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The Amazing Spider-Man: Ends of the Earth One #1

Story by Rob Williams & Brian Clevinger

Art by Thony Silas & Victor Olazaba

Colors by Wil Quintana

Review by Bobby Shortle

I was hesitant to even pick up The Amazing Spider-Man: Ends of the Earth #1.  It featured characters I didn’t care very much to read about, it wasn’t written by Spider-Man architect Dan Slott and, perhaps unfairly, it played upon the event fatigue I’ve been feeling in the wake of Night of the Owls and Avengers Vs. X-Men.  As always my love of Spidey won out over my grumpiness and I added it to my pile, and am I ever glad I did.  The Amazing Spider-Man: Ends of the Earth #1 is a briskly told, engaging and entertaining story, whose little used characters provide a breath of fresh air in the midst of an all ready stellar event.

First off, you should know that if you haven’t been reading the Ends of the Earth tale happening in Amazing Spider-Man you should not be picking up this book. It may say “number one” on the cover, but this is a side story of that event and you will be wholly confused if you pick it up solo. The plot itself deals with a group of smaller scale heroes who answer the call when public enemy #1 Spider-Man needs some assistance. How smaller scale you might ask? Well, let me throw a few names at you; Kangaroo, Sabra, Big Hero Six, Titanium Man and Union Jack, not exactly the Avengers, but it’s that lack of familiarity that really excited me about this issue.  All of these characters get some good business, but it’s really Union Jack and the Big Hero Six that are the stars of the show.

Union Jack, a british soldier with mystical powers, is written by Rob Williams with the easy charm of the best British gangster films. Think Jason Statham, not in his current action hero mode, but in his awesome Snatch and Lock Stock and Two Smoking Barrels days. In just a few pages Williams conveys the character’s history, his world weariness and his devotion to Queen and country. It’s expert storytelling and it leaves me wanting more of the character where ever and whenever I can get him. The second part of Ends of the Earth #1, written by Brian Clevinger, deals exclusively with the Big Hero 6 and after spending just half an issue with them I don’t understand why they aren’t more prevalent in the Marvel Universe. They are a difficult team to describe, but I’d say they are what would happen if Teen Titans and Pokemon did the nasty.  Their powers are cool, their action scene quite dynamic and, most importantly they are a crazy collection of wholly Japanese influenced heroes who fit like a glove into Spidey’s universe.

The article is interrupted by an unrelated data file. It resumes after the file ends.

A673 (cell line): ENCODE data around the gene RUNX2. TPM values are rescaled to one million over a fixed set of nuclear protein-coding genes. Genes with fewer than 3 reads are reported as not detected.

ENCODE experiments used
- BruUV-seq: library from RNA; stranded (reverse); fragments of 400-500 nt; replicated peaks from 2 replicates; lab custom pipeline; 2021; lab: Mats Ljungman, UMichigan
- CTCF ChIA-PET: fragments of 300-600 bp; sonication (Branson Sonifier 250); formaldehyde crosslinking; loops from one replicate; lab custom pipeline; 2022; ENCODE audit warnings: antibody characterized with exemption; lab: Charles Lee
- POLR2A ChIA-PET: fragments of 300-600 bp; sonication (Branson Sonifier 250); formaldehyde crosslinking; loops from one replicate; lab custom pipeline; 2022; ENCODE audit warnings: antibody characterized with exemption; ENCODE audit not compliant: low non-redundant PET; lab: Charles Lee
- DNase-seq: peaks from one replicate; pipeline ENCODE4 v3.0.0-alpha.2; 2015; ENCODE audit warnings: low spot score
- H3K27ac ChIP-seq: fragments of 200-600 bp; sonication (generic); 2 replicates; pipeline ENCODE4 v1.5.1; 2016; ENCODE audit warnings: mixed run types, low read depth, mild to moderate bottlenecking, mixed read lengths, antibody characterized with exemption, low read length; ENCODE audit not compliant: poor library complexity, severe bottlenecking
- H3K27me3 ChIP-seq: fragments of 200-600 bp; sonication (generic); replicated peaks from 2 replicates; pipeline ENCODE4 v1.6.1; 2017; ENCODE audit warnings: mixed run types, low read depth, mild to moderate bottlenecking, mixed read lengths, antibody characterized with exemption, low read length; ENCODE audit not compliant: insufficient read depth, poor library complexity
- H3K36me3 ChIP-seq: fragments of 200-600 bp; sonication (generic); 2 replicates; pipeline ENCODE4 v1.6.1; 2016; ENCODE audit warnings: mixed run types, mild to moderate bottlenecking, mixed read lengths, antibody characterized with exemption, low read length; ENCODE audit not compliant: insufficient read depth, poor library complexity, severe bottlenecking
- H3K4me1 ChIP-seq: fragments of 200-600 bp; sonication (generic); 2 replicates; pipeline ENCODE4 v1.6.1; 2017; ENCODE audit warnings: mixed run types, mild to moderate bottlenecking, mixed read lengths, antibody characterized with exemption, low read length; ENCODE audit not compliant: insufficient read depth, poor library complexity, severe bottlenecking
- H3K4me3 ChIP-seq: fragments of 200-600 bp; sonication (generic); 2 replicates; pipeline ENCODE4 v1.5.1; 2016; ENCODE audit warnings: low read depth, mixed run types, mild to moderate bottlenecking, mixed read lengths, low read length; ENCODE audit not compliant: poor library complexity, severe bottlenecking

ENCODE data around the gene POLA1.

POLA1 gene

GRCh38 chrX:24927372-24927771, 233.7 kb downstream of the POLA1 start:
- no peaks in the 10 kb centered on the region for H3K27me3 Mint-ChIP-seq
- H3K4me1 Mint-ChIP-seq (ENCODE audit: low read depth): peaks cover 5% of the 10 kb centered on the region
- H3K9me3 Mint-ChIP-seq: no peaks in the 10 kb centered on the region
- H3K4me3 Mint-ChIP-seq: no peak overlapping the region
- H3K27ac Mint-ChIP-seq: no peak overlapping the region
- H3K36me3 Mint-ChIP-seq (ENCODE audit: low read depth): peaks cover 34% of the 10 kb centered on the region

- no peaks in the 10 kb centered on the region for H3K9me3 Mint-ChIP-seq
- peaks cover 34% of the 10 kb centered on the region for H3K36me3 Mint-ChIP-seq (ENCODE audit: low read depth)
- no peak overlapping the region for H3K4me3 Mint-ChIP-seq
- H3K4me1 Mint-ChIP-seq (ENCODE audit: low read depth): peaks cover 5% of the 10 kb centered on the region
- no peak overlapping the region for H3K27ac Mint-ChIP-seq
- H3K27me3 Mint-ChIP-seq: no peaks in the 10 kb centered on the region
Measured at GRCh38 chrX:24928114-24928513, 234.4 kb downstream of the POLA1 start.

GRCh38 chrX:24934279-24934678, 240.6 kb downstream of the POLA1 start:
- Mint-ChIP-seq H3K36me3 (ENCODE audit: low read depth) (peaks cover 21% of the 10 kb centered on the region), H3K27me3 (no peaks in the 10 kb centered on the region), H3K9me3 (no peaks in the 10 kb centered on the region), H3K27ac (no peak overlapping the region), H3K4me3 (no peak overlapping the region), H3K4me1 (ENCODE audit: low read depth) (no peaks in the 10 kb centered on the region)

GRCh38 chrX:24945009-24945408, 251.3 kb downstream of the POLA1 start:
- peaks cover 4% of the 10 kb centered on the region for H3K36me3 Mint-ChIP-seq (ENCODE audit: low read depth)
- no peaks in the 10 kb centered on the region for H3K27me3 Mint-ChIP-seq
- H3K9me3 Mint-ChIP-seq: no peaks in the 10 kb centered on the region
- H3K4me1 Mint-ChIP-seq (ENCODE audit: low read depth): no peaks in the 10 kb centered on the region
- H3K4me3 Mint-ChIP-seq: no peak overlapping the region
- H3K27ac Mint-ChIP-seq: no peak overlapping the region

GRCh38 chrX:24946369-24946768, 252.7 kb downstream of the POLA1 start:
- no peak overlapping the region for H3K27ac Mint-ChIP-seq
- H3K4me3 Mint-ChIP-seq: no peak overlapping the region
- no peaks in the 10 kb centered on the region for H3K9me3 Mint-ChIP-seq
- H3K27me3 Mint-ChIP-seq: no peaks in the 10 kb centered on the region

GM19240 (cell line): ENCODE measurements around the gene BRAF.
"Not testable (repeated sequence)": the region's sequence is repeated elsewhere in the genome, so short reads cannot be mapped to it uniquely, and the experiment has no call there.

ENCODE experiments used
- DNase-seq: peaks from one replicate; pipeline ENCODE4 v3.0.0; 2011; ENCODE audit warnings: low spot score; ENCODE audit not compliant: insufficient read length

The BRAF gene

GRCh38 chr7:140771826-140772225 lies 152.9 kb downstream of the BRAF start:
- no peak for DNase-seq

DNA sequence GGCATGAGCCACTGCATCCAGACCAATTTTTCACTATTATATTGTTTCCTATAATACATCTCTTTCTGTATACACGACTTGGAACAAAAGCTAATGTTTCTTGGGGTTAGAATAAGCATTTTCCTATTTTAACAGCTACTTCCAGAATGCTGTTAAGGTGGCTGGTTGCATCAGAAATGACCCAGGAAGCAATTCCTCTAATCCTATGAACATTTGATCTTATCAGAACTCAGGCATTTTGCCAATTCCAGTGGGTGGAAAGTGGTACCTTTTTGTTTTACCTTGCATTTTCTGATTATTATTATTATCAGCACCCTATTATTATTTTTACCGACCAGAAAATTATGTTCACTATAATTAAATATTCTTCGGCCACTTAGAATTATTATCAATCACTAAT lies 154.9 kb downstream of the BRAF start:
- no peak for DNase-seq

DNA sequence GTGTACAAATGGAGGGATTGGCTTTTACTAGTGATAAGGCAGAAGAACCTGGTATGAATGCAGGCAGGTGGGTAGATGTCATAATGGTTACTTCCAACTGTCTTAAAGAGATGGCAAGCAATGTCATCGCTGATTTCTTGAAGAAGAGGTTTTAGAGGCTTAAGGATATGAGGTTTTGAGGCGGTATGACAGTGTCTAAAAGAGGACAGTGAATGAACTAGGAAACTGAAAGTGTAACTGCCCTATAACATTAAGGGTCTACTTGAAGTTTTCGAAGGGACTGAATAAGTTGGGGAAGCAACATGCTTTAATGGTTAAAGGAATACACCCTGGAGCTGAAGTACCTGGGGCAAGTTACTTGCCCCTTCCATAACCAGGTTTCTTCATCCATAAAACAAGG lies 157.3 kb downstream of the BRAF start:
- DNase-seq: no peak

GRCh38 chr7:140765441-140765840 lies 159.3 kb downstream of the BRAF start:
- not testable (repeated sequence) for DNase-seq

Verdict

Buy It – If you are reading Ends of the Earth and were hesitant to branch out to this off shoot title don’t be. It may not be written by Dan Slott, but it features the same wit and fun we’ve become accustomed to in his Amazing Spider-Man run. You may not know these heroes, but the writing is so sharp that you will warm to them quite quickly. The Amazing Spider-Man: Ends of the Earth #1 also puts tremendous emphasis on these characters’ sense of responsibility to their native countries, which is an element often lost in the NYC heavy Marvel U.  This is a worthy addition to the series and fun read while we wait for more of the Wall Crawler’s antics.

 

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